Marines

Vet clinic busy treating more than 15,000 animals

8 Jul 2011 | Pfc. Nik S. Phongsisattanak

The Tarawa Terrace Veterinary Clinic aboard the Marine Corps Base Camp Lejeune housing area provides services to domestic pets and military working dogs.

There are about 100 military working dogs and 15,000 privately owned animals that the clinic provides services to. Owners of dogs and cats living in military housing are required to register their pets with the base veterinary office. During a busy week the clinic can see more than 15 military working dogs and about 320 privately owned pets.

Veterinarians, veterinarian technicians and food inspection specialists with Marine Corps Base Camp Lejeune Section of the Mid-Atlantic District Veterinary Command of the North Atlantic Region work together to keep the animals healthy. The clinic does everything from vaccinations to surgeries, and the only thing they cannot provide for animals is prolonged hospitalization.

"Their services are great," said Cpl. John Peeler, a working dog handler with military working dog platoon, Military Police Support Company, II Marine Expeditionary Force. "They stay on top of things and keep our dogs up-to-date. They always keep us informed."

Military working dogs receive semi-annual physicals where veterinarians and veterinary technicians do basic examinations, checking things such as ears, eyes and teeth.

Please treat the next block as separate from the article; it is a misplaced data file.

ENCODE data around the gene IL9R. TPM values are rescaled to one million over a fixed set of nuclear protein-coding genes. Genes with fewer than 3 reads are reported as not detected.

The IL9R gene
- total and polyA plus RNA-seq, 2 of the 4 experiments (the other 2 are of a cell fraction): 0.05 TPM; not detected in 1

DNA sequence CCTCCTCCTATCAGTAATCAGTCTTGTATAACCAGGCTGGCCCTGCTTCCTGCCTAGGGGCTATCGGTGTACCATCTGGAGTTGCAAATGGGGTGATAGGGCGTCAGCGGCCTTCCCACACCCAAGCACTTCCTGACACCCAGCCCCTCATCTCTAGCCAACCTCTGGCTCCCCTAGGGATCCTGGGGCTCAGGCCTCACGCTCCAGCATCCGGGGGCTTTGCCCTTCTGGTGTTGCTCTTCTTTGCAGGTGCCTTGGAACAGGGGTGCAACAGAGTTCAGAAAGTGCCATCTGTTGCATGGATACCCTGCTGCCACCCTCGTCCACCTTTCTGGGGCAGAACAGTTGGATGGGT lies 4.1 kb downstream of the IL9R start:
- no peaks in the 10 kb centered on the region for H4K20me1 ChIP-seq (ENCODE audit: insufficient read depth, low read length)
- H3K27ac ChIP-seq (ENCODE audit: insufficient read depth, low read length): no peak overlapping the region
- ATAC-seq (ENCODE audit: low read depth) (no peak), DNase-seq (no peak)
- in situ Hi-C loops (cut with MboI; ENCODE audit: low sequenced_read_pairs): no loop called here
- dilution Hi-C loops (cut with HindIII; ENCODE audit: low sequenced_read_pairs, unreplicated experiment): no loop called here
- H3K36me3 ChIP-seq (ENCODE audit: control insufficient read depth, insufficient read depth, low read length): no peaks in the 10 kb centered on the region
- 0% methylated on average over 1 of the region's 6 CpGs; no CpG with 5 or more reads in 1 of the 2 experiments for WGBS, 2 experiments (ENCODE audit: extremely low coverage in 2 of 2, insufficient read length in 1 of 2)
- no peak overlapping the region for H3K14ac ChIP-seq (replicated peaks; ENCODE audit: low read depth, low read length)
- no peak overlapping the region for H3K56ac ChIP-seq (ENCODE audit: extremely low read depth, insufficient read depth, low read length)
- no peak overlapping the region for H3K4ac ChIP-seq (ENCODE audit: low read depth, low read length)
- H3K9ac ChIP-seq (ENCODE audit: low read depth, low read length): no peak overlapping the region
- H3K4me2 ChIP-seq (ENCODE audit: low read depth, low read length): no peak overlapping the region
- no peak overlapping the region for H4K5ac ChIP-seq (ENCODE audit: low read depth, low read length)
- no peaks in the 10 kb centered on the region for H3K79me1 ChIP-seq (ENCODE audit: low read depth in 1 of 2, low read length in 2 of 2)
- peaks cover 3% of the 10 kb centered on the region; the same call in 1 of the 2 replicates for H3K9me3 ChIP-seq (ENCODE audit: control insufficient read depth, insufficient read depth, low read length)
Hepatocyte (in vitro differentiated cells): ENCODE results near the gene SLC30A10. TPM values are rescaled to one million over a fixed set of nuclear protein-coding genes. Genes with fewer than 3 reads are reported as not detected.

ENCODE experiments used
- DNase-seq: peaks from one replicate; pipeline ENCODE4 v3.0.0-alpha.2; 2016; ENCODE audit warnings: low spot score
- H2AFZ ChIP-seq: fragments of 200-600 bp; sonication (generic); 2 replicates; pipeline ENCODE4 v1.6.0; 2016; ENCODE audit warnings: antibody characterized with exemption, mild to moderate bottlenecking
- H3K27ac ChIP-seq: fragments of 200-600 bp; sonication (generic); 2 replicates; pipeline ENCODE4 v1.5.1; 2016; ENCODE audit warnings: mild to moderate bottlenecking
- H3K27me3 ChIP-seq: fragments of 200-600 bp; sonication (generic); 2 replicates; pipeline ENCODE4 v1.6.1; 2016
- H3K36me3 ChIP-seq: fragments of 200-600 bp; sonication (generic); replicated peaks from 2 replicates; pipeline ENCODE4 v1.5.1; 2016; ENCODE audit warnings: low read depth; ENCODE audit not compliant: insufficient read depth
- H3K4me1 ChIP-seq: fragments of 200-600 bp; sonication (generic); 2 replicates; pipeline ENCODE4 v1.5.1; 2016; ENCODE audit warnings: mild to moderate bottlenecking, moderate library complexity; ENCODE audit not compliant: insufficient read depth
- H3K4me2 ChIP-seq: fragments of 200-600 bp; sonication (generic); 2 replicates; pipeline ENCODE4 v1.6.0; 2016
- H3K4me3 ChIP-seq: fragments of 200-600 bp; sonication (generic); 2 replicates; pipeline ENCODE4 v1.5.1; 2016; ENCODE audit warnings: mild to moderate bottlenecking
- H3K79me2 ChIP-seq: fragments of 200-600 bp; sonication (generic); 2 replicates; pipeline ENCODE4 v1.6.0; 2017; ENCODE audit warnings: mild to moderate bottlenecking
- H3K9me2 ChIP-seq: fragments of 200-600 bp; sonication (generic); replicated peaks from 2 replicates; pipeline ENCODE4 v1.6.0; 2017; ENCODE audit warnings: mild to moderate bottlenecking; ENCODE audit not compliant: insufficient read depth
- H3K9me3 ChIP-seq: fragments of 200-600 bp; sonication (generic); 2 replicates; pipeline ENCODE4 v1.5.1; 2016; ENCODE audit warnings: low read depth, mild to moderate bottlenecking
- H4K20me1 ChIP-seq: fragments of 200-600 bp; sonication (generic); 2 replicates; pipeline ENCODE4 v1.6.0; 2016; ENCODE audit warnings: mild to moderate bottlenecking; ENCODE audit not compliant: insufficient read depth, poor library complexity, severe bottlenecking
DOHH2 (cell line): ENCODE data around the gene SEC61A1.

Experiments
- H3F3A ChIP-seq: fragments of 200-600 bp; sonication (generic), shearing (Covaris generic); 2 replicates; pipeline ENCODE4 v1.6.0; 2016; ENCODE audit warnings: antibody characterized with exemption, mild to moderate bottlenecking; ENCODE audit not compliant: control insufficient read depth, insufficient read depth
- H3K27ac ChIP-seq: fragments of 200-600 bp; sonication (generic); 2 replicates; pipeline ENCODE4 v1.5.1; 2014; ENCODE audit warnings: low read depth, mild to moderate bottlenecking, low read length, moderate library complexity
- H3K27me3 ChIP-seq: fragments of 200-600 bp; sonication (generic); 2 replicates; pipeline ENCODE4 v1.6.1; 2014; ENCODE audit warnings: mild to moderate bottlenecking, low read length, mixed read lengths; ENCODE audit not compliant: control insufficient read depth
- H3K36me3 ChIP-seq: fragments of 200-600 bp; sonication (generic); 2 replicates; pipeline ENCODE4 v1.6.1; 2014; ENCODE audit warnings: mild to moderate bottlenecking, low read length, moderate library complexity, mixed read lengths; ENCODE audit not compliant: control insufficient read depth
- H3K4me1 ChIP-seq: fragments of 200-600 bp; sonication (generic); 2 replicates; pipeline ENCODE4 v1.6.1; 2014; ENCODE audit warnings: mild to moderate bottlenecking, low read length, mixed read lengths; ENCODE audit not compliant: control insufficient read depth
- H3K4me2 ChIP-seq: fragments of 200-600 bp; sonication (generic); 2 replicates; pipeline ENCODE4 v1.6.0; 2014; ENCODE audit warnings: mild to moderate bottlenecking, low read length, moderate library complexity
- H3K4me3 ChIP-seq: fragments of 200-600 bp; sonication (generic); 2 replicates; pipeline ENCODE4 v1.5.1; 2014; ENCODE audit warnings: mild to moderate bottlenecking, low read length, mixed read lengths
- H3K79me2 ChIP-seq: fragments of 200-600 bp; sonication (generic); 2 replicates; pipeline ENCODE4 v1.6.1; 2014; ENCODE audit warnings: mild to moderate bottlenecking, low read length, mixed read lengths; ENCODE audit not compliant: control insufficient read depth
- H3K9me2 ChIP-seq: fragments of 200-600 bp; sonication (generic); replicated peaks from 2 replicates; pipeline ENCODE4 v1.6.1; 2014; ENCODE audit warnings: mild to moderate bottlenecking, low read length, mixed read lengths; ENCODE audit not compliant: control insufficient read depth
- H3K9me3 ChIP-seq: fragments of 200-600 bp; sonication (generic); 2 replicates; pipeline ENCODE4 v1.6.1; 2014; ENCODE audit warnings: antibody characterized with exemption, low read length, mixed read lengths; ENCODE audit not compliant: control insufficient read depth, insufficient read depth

The working dogs also receive an annual physical that is more thorough by including things such as blood and urine tests to complete full diagnostics. When working dogs deploy, a physical examination is required before and after any deployment.

"When it comes to working dogs, they go out there and they serve their country," said Army Sgt. Dawn Torrisi, a veterinary technician with Marine Corps Base Camp Lejeune Section of the Mid-Atlantic District Veterinary Command of the North Atlantic Region. "They fight alongside the human that they work with, and it's our job to make sure that they're mentally and physically fit enough to perform their duties."

The clinic plays an important role in the lives of all the animals they care for. Whether the animal being treated is little, big, nice or mean, the veterinarians at the clinic will help to preserve and protect the lives of animals.

"Pets are family members to most people," said Torrisi. "When a pet is sick it really upsets the families. We're providing a service to (pets) so (families) can have peace of mind."

For more information on the base's veterinary services call 451-7575